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The Republican takeover of the House of Representatives puts huge power in the hands of a small number of congressional leaders who will shape the fortunes of President Barack Obama's legislative agenda.
John Boehner, Ohio
Minority Leader John Boehner (pronounced bay-ner) has secured the House of Representatives' most powerful position - Speaker.
Mr Boehner grew up in a two-bedroom house, the second of 12 children in a devout Catholic family. First elected in 1990, he rose swiftly, mostly because of his involvement in the so-called Gang of Seven - a group of members who exposed a series of financial scandals in Congress.
Elected as Minority Leader in 2007, the perpetually tanned Mr Boehner has gained a reputation as a fierce partisan and a skilled negotiator. Previously chair of the education committee, Mr Boehner cites the passage of No Child Left Behind, President Bush's landmark education bill, as one of his proudest achievements.
Mr Boehner, a heavy smoker with a flair for the dramatic, was an aggressive opponent of the Democrats' healthcare reform legislation. He tends to be conservative on energy and climate change issues, as well as free trade - important issues in the Ohio rust belt district he represents. He has opposed efforts to cut so-called pork-barrel spending and has been criticised for cosying up to lobbyists.
Eric Cantor, Virginia
Virginia's Eric Cantor previously served as the Minority Whip, a pivotal position charged with corralling and counting votes. First elected in 2000, the wonkish Mr Cantor is widely considered a rising star, having become whip in just eight years.
In the new Republican-controlled Congress, Mr Cantor is Majority Leader, but he is deeply ambitious and may eventually challenge John Boehner for Speaker.
Although the two men have worked together effectively in opposition, their tense relations are no secret in the corridors of Capitol Hill. Many consider the calm and bespectacled Mr Cantor, with his lilting southern drawl and fondness for the detail of policy, a useful counterweight to Mr Boehner's edgy theatrics.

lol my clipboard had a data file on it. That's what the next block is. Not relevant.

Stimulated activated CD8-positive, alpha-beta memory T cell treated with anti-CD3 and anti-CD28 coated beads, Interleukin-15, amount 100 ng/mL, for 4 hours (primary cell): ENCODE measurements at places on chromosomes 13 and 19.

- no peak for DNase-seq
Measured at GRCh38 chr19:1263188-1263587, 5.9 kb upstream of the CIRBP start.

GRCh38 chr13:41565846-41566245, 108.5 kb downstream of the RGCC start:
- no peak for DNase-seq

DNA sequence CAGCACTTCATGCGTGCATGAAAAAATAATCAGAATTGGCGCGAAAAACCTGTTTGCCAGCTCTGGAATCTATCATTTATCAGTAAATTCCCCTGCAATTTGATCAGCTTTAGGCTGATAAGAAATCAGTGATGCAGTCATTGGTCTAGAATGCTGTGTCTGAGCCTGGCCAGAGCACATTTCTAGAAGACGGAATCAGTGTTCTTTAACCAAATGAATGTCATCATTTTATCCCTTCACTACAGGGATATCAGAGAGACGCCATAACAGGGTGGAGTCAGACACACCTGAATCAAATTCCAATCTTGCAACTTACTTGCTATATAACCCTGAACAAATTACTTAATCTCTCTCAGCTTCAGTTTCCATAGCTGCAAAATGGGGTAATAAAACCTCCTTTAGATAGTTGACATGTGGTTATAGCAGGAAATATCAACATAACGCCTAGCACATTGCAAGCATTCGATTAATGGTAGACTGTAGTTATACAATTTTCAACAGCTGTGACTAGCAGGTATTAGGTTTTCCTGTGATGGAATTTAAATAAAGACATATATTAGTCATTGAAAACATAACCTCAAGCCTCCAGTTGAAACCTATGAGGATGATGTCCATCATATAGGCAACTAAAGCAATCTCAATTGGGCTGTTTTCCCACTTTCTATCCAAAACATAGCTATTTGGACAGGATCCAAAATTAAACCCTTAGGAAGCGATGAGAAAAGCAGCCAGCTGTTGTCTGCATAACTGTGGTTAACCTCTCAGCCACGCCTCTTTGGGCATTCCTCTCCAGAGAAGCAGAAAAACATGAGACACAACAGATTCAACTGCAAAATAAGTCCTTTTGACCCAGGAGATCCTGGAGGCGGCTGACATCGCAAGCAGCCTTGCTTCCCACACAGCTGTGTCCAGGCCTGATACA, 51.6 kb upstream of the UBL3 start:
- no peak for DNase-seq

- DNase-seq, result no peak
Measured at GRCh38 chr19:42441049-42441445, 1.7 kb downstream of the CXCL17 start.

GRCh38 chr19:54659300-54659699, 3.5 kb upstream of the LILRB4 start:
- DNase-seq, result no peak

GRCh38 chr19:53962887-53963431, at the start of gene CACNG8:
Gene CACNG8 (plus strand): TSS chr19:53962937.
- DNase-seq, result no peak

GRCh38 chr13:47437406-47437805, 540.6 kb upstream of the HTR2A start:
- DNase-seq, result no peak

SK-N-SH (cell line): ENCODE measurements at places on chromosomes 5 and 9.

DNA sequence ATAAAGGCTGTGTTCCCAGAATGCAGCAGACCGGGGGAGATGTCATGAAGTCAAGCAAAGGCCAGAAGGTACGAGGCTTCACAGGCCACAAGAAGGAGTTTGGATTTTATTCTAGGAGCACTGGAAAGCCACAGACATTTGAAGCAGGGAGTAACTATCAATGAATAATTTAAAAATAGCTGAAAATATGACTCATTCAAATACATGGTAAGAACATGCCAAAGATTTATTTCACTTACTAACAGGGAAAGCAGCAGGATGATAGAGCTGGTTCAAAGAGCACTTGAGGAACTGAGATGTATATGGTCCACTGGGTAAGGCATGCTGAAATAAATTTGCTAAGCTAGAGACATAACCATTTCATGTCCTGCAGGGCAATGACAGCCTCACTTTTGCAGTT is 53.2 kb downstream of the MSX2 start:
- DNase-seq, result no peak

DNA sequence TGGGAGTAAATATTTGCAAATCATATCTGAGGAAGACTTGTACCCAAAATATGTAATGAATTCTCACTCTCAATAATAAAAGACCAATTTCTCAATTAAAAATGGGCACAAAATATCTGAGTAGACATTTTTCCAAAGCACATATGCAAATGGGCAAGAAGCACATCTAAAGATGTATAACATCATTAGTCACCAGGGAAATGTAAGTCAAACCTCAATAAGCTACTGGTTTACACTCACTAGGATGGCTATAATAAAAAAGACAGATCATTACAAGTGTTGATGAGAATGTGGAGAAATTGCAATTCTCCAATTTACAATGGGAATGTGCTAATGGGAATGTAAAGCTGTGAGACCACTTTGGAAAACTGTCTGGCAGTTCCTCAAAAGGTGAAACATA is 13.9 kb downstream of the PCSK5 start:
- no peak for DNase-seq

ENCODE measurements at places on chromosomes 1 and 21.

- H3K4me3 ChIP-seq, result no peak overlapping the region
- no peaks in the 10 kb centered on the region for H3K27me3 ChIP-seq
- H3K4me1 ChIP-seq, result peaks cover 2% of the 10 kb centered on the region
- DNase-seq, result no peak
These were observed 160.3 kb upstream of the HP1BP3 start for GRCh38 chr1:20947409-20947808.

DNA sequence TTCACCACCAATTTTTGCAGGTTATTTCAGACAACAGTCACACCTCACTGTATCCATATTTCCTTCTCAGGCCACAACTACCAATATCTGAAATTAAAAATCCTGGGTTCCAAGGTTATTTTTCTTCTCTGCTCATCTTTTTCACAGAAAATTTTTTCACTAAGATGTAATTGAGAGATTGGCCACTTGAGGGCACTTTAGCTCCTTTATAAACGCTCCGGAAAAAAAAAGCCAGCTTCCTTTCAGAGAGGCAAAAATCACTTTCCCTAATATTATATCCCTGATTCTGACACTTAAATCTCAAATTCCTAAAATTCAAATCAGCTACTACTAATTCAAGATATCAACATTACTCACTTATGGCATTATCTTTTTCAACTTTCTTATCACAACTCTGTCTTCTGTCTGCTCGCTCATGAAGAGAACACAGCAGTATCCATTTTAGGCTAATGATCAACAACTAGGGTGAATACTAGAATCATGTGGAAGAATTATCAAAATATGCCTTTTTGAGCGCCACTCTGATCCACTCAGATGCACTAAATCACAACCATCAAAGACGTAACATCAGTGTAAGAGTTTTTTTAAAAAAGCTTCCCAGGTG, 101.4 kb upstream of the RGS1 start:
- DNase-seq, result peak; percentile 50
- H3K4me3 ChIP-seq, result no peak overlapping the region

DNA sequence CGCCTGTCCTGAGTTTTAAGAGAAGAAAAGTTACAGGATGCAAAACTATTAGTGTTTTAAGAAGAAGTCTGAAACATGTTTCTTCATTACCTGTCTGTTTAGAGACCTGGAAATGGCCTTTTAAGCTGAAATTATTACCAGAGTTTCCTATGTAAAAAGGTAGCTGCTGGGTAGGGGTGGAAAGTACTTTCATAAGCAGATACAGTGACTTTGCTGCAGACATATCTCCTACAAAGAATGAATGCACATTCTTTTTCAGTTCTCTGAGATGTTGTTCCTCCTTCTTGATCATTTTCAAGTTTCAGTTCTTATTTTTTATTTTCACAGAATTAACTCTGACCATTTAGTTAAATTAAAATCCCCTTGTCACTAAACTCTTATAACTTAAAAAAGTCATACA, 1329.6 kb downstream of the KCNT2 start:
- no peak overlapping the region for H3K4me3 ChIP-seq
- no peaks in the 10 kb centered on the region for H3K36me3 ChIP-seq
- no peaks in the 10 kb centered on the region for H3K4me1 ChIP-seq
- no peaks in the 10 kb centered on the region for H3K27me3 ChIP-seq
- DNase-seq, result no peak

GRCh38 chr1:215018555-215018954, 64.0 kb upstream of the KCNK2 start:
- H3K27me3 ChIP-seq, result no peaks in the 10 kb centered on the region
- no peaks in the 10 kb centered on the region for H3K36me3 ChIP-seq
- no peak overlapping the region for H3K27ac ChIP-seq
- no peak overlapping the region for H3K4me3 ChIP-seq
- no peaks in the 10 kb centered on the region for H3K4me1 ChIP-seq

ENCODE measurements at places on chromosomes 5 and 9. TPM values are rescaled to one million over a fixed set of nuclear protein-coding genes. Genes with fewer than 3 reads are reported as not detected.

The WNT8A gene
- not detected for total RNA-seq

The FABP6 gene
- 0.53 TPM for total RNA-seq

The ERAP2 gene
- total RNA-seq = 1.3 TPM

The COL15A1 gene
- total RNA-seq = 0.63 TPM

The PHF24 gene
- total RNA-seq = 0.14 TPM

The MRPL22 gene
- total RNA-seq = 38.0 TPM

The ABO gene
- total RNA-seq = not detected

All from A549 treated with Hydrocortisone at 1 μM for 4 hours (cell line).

Mr Cantor is an avowed fiscal conservative, making him a hero to the conservative right. He is a founding member of the Young Guns, a group of young conservative representatives working to recruit and mobilise a "new generation" of Republicans.
He is the only Jewish Republican in the current House. Although he is generally liked by social conservatives, he has more to say on taxes and government spending than the issues of family and sexuality that often preoccupy social conservatives.
Mike Pence, Indiana
Former talk radio host Mike Pence chaired the Republican caucus in the House of Representatives, but he has announced he is stepping down. It won't be the last we will hear from him though. Reports suggest he is considering a bid for governor of Indiana or even the presidency.
After taking office in 2003, he quickly put his media background to work, becoming a regular cable TV guest.
A vocal and effective advocate for socially conservative causes, Mr Pence beat Sarah Palin, Mitt Romney and Mike Huckabee in a straw poll at the 2010 Values Voters Summit, a leading convention for social conservatives.
Mr Pence does not always vote with his party's leadership - he opposed No Child Left Behind and President Bush's expansion of the prescription drug benefits available to senior citizens. "I am a Christian, a conservative and a Republican, in that order," he likes to tell voters.
He has taken tough stands on immigration, government spending, abortion and stem cell research. He is more conservative than peers such as Eric Cantor and Kevin McCarthy, and with the Republican caucus poised to shift rightward, with an influx of Tea Party members, Mr Pence's power looks set to expand.
Paul Ryan, Wisconsin
Paul Ryan, the new chairman of the Budget Committee, has fashioned himself as the leading deficit hawk in the Republican caucus. Another Young Gun, Mr Ryan is also widely considered a rising star, and he has a knack for delivering sobering economic news with a friendly, upbeat demeanour.
Mr Ryan's strict adherence to fiscal conservativism has even won him begrudging plaudits from commentators on the left, who praise his intellectual honesty.
In May 2008 he released his "Roadmap for America's Future", which he updated in 2010. The proposals are radically conservative. He would eliminate a series of taxes including those on capital gains, corporate income and estates. He would abolish Medicare for seniors, partly privatise social security and end the Children's Health Insurance Program, which provides healthcare for children. Such programmes would be replaced with vouchers that would diminish in value over time.